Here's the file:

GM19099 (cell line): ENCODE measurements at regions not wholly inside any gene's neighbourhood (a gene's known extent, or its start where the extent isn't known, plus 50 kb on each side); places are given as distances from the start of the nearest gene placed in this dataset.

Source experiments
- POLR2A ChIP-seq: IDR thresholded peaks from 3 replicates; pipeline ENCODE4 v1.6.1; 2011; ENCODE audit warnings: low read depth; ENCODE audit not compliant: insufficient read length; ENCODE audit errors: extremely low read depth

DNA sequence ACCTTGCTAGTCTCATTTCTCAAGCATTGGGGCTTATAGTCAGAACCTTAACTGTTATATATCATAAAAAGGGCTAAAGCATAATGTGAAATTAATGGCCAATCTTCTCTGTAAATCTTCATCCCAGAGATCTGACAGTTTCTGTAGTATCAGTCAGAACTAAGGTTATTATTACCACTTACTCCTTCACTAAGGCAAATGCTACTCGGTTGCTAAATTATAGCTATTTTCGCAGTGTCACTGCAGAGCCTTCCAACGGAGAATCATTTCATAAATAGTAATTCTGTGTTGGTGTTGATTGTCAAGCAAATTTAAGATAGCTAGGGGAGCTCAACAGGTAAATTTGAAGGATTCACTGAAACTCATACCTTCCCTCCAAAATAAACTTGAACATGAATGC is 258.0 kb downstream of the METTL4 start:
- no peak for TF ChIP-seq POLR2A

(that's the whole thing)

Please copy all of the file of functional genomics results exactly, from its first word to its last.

GM19099 (cell line): ENCODE measurements at regions not wholly inside any gene's neighbourhood (a gene's known extent, or its start where the extent isn't known, plus 50 kb on each side); places are given as distances from the start of the nearest gene placed in this dataset.

Source experiments
- POLR2A ChIP-seq: IDR thresholded peaks from 3 replicates; pipeline ENCODE4 v1.6.1; 2011; ENCODE audit warnings: low read depth; ENCODE audit not compliant: insufficient read length; ENCODE audit errors: extremely low read depth

DNA sequence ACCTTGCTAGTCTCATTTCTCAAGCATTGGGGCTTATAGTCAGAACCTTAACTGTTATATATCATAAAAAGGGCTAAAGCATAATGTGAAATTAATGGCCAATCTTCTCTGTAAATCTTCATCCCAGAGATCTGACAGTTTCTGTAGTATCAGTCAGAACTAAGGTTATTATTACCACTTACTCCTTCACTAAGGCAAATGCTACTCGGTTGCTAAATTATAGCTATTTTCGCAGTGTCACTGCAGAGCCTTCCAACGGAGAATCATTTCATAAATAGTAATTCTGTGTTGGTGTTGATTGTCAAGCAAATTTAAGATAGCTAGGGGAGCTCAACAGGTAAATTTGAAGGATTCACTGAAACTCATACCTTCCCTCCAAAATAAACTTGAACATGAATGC is 258.0 kb downstream of the METTL4 start:
- no peak for TF ChIP-seq POLR2A